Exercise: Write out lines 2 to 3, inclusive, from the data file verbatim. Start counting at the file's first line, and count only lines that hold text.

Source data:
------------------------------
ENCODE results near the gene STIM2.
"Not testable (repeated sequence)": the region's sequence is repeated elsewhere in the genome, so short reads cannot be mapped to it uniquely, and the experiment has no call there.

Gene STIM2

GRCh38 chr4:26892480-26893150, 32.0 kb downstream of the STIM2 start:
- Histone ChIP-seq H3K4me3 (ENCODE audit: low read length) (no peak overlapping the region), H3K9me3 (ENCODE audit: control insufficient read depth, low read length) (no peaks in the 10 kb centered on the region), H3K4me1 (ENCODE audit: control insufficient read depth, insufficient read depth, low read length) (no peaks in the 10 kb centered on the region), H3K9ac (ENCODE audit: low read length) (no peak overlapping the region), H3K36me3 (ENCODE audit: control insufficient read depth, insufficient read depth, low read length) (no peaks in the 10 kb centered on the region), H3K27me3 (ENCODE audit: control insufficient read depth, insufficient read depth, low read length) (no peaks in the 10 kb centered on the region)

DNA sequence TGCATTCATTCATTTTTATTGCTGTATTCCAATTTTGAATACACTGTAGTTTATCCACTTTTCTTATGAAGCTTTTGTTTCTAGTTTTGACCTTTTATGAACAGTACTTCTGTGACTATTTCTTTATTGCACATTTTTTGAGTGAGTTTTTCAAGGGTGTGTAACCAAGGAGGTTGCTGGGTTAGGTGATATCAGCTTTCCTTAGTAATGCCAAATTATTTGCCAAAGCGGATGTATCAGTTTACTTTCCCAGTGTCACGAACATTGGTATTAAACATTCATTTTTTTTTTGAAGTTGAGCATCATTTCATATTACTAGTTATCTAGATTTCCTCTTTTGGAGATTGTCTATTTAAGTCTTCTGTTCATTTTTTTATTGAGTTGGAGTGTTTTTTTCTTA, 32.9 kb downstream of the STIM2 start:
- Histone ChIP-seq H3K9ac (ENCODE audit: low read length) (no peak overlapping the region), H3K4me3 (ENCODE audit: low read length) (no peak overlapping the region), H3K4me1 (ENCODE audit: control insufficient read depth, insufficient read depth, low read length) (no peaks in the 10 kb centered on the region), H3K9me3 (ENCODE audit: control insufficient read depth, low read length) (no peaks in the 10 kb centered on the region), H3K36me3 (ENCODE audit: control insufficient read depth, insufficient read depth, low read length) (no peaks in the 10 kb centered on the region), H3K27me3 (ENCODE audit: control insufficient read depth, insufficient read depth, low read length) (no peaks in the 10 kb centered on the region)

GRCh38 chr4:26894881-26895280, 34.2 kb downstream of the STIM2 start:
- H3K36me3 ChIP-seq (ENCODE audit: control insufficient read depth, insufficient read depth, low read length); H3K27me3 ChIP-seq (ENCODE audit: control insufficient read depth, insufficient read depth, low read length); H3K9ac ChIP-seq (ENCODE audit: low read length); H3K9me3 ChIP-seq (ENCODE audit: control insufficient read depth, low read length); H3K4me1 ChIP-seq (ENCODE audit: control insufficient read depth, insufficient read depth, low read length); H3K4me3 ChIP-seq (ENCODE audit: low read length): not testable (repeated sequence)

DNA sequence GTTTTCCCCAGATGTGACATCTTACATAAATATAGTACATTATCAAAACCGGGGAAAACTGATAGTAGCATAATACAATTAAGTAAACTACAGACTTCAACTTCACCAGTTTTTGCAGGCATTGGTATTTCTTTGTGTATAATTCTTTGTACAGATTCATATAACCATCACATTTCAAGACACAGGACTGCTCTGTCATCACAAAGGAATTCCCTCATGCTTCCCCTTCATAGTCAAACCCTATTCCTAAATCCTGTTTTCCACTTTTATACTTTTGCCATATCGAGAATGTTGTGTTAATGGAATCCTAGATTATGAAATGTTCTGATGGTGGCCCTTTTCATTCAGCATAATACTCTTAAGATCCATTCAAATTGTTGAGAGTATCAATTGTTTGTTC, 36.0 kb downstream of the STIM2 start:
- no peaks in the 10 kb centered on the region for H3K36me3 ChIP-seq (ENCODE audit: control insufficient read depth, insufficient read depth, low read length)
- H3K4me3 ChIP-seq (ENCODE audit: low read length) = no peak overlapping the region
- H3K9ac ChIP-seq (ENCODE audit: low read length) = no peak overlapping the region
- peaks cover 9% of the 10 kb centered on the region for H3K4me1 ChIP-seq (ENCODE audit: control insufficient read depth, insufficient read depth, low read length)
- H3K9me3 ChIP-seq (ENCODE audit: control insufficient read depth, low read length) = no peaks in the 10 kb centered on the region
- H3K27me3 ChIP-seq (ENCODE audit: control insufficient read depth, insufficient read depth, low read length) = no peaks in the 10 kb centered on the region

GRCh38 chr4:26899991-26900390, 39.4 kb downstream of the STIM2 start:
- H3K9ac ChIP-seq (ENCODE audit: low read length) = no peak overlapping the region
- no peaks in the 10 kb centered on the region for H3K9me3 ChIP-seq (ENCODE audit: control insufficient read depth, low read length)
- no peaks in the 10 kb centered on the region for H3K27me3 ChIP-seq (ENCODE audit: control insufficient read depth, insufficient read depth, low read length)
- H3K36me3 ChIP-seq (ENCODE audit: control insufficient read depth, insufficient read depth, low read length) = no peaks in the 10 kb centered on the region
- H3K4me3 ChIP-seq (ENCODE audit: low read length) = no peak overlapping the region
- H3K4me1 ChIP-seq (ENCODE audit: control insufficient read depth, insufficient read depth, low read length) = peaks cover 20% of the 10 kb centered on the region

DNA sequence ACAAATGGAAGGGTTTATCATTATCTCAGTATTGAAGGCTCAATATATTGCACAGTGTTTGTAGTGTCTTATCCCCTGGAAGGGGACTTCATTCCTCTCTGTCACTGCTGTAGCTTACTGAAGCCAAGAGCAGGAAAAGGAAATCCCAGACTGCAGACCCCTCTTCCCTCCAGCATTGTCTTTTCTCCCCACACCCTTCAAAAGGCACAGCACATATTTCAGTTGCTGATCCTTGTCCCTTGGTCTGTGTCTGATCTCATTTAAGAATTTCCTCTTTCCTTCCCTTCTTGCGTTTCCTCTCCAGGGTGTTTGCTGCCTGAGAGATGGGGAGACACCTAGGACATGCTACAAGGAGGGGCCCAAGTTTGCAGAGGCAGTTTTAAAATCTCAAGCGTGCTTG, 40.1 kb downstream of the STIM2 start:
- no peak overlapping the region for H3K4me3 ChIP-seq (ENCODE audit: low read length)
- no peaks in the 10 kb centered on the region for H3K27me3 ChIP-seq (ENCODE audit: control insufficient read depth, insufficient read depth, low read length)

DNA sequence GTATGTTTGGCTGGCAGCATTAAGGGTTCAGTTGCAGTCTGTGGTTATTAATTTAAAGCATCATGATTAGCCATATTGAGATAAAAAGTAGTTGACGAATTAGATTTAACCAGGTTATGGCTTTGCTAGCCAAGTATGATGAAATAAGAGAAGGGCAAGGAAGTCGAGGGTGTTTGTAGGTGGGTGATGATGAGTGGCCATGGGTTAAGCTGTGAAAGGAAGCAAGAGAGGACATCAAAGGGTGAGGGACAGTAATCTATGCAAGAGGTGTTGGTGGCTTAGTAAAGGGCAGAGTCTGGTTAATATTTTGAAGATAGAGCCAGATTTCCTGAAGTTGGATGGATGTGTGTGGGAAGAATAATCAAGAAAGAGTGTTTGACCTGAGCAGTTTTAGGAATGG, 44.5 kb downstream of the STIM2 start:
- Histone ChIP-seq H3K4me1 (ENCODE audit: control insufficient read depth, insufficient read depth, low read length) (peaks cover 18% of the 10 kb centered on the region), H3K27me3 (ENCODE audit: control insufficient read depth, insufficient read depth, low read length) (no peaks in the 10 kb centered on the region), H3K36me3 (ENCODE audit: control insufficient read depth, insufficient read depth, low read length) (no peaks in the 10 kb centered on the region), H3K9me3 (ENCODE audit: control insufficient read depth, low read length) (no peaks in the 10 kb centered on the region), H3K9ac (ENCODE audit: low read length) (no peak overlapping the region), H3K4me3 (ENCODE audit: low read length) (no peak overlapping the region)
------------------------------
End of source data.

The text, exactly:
"Not testable (repeated sequence)": the region's sequence is repeated elsewhere in the genome, so short reads cannot be mapped to it uniquely, and the experiment has no call there.

Gene STIM2